Tuesday, July 15, 2014

An Untold History of Modular Construction

Quick: what were the first modular buildings? If you immediately thought of the famous Sears Roebuck kit homes, you’d be in good company—even a few Internet sites credit the catalogue company with the first modular buildings. But when Sears began offering its build-a-home kits in 1908, modular construction was already more than half a century old.

Born in Britain (but Erected in Australia)

A modular building is defined as one that is fabricated in a factory and erected onsite. The first record of such a building appeared in theSouth Australian Record in 1837, in an advertisement for the Manning Portabel Cottage. The structure was design and built by carpenter  Henry Manning, who built the compnents in London and shipped them to Australia. Hundreds of Manning’s buildings were erected in Australia during the mid-1800s. His work was of such quality that one of his buildings, a Friends (Quaker) Meeting House, still stands in Adelaide.

 The homes fabricated by the Sears Roebuck Company were the first modular buildings to be popular in America. The kit homes were targeted at people moving west, especially those lured to California for the Gold Rush. Buyers could choose from 44 styles of homes ranging in price from $700 to $4,000. Once purchased, each house would arrive by rail in a kit complete with all necessities— from nails to paint—and a detailed list of instructions. Sears sold over 75,000 houses between 1908 and 1940. Like Manning’s cottages, they were well built and many have stood the test of time. Over two hundred of the homes in Elgin, Illinois are Sears kit homes.

Modular to the Rescue

Though homes made up the majority of modular buildings until the mid-1950’s, there were some notable exceptions. The most famous  early modular building was a prefabricated hospital built in 1855 during the Crimean War. Its name came not only from its early innovative use of modular construction, but from its inspiration: Florence Nightingale. Despairing over the poor conditions at the hospital where she served, she wrote a letter to the London Times, asking for help. Five months later, a  modular hospital, designed by Isambard Kingdom Brunel, was shipped to the Crimea, where it reduced the death rate from 42% to 3.5%.

Modular buildings have provided shelter in other times of conflict, too. The U.S. used Quonset huts during World War II, while the British employed modular construction to build Nissen huts and Bellman Hangars. British citizens were housed in “pre-fabs” after losing their homes in the Blitz, and many WWII GI’s bought affordable modular homes when they returned home to the U.S.

Modular Gets Its Due

In the late 1950’s, the U.S. expanded the use of modular construction to schools, businesses and medical facilities. Architects like Buckminster Fuller and Frank Lloyd Wright sang the praises of modular buildings. There a was a surge of interest in the mid-60s, buoyed in part by the Habitat '67 exhibit in Montreal, an ultra-modern modular housing development erected as part of Expo 67. But in spite of the attention, modular construction was never really well respected by most architects and builders—until now.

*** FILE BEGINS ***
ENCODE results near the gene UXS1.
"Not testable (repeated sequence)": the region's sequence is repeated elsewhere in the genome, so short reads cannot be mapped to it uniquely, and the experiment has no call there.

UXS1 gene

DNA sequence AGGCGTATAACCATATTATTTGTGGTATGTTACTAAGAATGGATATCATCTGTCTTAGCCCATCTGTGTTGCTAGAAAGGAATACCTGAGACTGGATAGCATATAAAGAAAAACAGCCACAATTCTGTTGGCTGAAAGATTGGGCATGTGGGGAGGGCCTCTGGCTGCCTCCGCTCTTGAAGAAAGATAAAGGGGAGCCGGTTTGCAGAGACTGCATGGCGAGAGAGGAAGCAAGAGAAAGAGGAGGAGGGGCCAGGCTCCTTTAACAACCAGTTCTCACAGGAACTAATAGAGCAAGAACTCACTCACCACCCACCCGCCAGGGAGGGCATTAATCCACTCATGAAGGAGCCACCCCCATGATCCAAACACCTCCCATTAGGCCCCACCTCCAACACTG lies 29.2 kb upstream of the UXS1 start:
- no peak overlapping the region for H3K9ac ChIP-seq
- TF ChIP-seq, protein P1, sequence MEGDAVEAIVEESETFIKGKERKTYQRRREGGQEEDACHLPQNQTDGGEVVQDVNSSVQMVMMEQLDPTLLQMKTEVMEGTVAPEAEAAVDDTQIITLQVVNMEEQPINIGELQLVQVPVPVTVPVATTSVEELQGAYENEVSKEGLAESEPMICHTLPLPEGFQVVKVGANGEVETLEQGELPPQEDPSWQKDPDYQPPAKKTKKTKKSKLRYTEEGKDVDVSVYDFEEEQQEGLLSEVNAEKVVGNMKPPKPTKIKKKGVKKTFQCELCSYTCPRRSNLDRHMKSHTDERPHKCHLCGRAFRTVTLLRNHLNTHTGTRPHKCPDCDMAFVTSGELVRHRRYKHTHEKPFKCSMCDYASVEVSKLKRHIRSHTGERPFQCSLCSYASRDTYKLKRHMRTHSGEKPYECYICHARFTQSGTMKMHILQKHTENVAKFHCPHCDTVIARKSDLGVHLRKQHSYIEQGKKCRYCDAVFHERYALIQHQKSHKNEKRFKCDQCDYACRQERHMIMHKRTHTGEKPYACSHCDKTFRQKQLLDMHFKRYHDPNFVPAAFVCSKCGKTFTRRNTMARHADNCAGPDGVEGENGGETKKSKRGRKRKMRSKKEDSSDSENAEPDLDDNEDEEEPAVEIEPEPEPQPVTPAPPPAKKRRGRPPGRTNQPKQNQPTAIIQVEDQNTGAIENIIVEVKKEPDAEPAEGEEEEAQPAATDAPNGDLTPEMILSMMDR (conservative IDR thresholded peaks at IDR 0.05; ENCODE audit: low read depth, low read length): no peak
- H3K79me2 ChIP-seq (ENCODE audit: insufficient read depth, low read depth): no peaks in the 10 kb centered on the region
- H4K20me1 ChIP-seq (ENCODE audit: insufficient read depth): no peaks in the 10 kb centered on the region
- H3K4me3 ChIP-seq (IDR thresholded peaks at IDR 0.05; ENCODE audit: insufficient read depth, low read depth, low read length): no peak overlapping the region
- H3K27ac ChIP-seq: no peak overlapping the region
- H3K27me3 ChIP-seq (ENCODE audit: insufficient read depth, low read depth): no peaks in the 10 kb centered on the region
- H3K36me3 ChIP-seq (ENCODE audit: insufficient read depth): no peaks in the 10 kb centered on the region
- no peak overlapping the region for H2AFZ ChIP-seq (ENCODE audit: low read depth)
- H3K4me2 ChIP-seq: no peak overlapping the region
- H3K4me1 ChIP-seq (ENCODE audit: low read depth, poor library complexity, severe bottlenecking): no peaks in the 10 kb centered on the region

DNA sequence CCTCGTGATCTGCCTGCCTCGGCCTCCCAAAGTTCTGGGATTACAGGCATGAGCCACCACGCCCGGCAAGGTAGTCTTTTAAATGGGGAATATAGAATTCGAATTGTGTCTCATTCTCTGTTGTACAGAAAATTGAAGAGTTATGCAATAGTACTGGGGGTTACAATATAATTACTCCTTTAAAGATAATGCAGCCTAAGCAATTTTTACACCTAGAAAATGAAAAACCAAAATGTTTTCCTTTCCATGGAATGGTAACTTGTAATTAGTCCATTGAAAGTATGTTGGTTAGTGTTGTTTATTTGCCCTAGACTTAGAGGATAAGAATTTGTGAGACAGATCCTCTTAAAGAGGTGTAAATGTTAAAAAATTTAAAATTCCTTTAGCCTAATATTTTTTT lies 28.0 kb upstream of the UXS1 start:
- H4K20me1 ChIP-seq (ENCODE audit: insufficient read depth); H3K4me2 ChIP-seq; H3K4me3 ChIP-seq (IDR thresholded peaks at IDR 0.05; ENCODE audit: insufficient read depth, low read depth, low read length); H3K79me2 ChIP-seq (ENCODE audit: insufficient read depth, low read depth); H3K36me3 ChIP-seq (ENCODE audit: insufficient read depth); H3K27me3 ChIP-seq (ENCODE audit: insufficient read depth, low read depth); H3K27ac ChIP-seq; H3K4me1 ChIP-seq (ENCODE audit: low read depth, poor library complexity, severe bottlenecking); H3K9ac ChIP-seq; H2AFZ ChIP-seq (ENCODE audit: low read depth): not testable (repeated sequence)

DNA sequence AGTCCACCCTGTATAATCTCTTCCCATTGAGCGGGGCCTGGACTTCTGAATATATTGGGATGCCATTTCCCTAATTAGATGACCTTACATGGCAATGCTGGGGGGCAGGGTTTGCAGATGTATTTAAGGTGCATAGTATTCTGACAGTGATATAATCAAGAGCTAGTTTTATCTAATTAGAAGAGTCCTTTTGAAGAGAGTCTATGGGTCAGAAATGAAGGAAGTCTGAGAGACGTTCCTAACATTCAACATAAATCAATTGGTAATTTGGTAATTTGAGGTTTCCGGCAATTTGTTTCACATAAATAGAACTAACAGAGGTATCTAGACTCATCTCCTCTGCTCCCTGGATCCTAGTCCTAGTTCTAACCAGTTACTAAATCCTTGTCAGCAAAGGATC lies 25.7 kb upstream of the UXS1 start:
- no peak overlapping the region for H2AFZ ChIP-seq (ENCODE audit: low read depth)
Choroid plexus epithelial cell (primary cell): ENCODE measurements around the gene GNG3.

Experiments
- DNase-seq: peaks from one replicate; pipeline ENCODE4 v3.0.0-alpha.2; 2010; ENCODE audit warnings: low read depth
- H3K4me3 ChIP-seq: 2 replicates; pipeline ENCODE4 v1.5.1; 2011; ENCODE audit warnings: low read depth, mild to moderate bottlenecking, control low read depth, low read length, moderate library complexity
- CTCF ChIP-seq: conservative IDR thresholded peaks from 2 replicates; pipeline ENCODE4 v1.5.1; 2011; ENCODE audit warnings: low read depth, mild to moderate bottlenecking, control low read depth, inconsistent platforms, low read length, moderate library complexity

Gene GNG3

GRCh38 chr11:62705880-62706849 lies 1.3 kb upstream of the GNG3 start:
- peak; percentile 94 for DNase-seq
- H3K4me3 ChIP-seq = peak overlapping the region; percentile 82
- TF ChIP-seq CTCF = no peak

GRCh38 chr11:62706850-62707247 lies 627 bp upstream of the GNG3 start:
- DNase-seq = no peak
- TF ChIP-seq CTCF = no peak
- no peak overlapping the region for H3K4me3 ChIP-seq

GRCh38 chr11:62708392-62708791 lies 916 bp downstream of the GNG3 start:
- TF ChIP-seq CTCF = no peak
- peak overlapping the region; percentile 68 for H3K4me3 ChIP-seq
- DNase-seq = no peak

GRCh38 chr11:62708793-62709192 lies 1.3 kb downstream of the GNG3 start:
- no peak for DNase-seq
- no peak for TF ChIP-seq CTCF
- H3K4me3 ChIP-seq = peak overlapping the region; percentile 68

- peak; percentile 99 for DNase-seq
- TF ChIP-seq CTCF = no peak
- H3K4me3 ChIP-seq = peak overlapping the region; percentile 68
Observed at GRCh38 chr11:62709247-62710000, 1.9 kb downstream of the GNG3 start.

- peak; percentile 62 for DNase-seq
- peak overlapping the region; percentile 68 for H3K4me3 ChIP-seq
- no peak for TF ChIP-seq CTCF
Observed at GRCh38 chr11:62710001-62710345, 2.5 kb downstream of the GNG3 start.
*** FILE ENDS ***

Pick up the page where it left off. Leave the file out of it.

Now, Yale University’s new Pierson College dormitory is modular. McDonalds restaurants are going modular. Passenger cabins on the new Queen Mary 2 are modular. New York City has several new modular developments.

What changed? Modular construction itself has seen a few changes. Designers offer more customization options. Construction cranes with larger capacities have made it possible to erect heavier components. But the biggest change has been in perception. People now recognize the benefits of modular construction:

It’s speedy: a U.K. McDonalds contructed and opened a restarant in a record 13 hours.
It’s less exepnsive. Speed contributes to a cost-savings of 20-30% over onsite building construction.

It’s greener: Some modular buildings are constructed of “green” materials. Even those that aren’t waste less in the fabrication process,  and materials are more easily recycled since they haven’t been exposed to weather. Modular construction has a smaller carbon footprint than traditional construction and produces less noise and vehicular pollution onsite.

It seems as though modular is finally coming into its own as people recognize its worth, and designers begin to embrace the idea. “Certainly within the design industry, it (modular construction) didn’t have much cachet,” said David J. Burney, the commissioner of the New York City Department of Design and Construction in a New York Times interview. “But there has been a sea change, and now there is much less of a distinction over whether a building has been assembled off-site or on-site.”

by Chris Polito, a Systems Administrator at Icon Construction.

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